5. Expect the iPhone interface to pop up on a bunch of Apple products. It's a slam dunk that there'll be a disk-based iPod with the same technology before the year is out -- maybe even with the cell phone capabilities. (This will be a big relief to me personally. 8GB is an order of magnitude too small for what I like to carry around.) I bet the gestural elements of the interface shows up in Apple TV and Front Row.

I worry about ruggedness of the iPhone; the first nanos got beat up pretty easily, and the display of the iPhone (unlike the nano) is kind of critical to its operation.

But oh my God, what a great gadget it looks like. The introduction couldn't have fulfilled expectations any better. Here's hoping the real thing measures up. Can't hardly wait.

July 2, 2007

Google buys GrandCentral. Is this a good thing?

When I was writing the FierceVoIP newsletter, I met the founders of GrandCentral. I'd been looking for a service like this for decades: a single phone number that could find me anywhere. That founders Vincent Paquet and Craig Walker are genuinely nice guys with a social conscience was icing on the cake.

Rumors had been flying for about a week, but the companies announced today that Google bought GrandCentral. Congrats to Craig and Vincent; it's nice to see good work pay off.

But why did Google want GrandCentral, anyway?

Google's stated goal is to organize the world's information. Its ability to do that with textual information worries me not at all, and its ability to do that with mapping and video doesn't really bother me, either. I'm a little bugged that I've given Google permission to follow me around the Web, but I can rationalize that by telling myself that it will help Google help me search.

But GrandCentral, used to its fullest, can associate me with phone numbers I call, phone numbers (and -- when they're in the GC phone book -- people and addresses) who call me. GrandCentral stores voicemails; doesn't Google do voice-to-text transcription, too? And when I pick up an incoming GrandCentral call, Google can then tell where I am at that very moment.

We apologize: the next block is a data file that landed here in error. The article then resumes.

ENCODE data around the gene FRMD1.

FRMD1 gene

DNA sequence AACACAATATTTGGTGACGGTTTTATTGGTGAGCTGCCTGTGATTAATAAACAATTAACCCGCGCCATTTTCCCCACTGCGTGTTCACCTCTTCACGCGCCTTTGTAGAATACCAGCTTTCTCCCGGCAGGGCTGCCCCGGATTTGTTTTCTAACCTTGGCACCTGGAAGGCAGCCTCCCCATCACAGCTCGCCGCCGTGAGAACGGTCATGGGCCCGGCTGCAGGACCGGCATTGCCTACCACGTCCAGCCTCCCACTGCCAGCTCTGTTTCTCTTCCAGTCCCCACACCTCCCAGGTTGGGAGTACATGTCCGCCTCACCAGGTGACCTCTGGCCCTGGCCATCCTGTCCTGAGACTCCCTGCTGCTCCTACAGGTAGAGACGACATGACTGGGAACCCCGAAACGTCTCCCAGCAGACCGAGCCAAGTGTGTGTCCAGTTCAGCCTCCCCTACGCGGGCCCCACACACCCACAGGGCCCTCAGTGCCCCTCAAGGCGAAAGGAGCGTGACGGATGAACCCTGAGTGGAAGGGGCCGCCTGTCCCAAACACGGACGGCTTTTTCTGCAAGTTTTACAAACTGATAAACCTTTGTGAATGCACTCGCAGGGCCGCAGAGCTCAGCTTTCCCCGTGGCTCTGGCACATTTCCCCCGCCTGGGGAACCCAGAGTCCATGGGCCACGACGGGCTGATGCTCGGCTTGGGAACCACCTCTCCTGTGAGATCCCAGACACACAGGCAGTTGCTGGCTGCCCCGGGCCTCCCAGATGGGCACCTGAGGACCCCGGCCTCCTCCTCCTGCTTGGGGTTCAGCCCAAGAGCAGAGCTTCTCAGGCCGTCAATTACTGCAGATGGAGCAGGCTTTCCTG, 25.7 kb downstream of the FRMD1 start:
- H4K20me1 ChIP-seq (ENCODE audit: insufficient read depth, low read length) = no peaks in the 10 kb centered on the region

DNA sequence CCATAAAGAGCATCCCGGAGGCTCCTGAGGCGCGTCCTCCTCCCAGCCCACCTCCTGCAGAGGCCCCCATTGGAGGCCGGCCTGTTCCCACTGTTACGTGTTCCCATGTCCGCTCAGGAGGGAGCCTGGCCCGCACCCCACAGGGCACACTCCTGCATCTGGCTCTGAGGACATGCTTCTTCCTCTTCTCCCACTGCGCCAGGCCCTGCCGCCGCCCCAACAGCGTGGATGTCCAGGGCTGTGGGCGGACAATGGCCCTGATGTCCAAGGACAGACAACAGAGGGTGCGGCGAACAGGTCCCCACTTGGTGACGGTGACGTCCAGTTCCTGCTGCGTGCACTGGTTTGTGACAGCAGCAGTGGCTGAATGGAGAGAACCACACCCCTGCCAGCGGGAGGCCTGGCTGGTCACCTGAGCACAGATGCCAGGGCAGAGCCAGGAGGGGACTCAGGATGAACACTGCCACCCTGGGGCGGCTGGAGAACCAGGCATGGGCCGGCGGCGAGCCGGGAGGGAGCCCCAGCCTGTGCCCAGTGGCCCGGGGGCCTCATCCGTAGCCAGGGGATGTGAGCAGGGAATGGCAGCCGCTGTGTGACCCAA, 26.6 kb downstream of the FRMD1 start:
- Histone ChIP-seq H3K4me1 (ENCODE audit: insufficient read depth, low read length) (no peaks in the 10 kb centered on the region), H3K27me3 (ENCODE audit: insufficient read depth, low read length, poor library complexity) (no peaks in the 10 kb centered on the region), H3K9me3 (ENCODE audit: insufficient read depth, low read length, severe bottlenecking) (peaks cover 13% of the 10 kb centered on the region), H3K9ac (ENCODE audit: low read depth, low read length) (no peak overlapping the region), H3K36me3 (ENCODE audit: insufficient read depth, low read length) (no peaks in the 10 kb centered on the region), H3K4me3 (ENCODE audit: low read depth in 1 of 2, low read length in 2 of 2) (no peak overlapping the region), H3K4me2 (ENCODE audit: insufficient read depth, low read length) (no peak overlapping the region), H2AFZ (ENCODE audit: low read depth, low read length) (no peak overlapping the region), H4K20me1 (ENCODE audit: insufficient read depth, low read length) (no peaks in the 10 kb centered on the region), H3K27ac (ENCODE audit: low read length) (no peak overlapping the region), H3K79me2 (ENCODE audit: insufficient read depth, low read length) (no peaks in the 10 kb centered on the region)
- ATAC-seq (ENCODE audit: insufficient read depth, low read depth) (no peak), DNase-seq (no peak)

Total Information Awareness, indeed.

Consider that when a company or governmental entity (or, for that matter, a matrimonial lawyer) wants dirt on someone, the first thing they try to do is pull phone records. Phone records are incredibly revealing.

GrandCentral is a great service that can revolutionize the way you use your phone. But Google's owning it just kind of creeps me out. Maybe some things are better left unorganized.

November 14, 2007

Tesla Wins! Tesla Wins!

Infrastructurum Longa, Vita Brevis.

Forgive the piggish Latin. The geekier among you know that although Thomas Edison gets all the credit for the light bulb and municipal power and all that -- Consolidated Edison, anyone? -- he actually came out the loser on a big standards war: AC vs DC. Edison was a big proponent of direct current. It was Nicola Tesla (and his backer George Westinghouse) who invented alternating current, which allowed electricity to be delivered over distances unimaginable by DC fans.

But by the time AC's superiority was demonstrated -- in spite of some nasty competitive shenanigans by Edison -- there was a fair amount of DC infrastructure in place. For about 100 years in New York. a small but stubborn set of clients demanded and got DC from Con Ed. (It was true in Boston, too; less than 15 years ago, I worked in a large-ish downtown building whose elevators ran on DC.)

Finally, ConEd pulled the plug on DC, closing the last direct current generator in the city. If a building wants DC, they'll have to put a rectifier on site. From the NYTimes:

The direct current conversion in Lower Manhattan started in 1928, and an engineer then predicted that it would take 45 years, according to Mr. Cunningham. “An optimistic prediction since we still have it now,” he said.

The man who is cutting the link today at 10 East 40th Street is Fred Simms, a 52-year veteran of the company. Why him?

“He’s our closest link to Thomas Edison,” joked Bob McGee, a Con Ed spokesman.


The moral: make your technology infrastructure choices carefully. It may take a while to undo them.

January 14, 2008

Jobs Keynote Leaked?

Steve Jobs's keynote at Macworld is a lot like the president's State of the Union, only with better security. That's why it's so remarkable that there's been a possible leak on Wikipedia.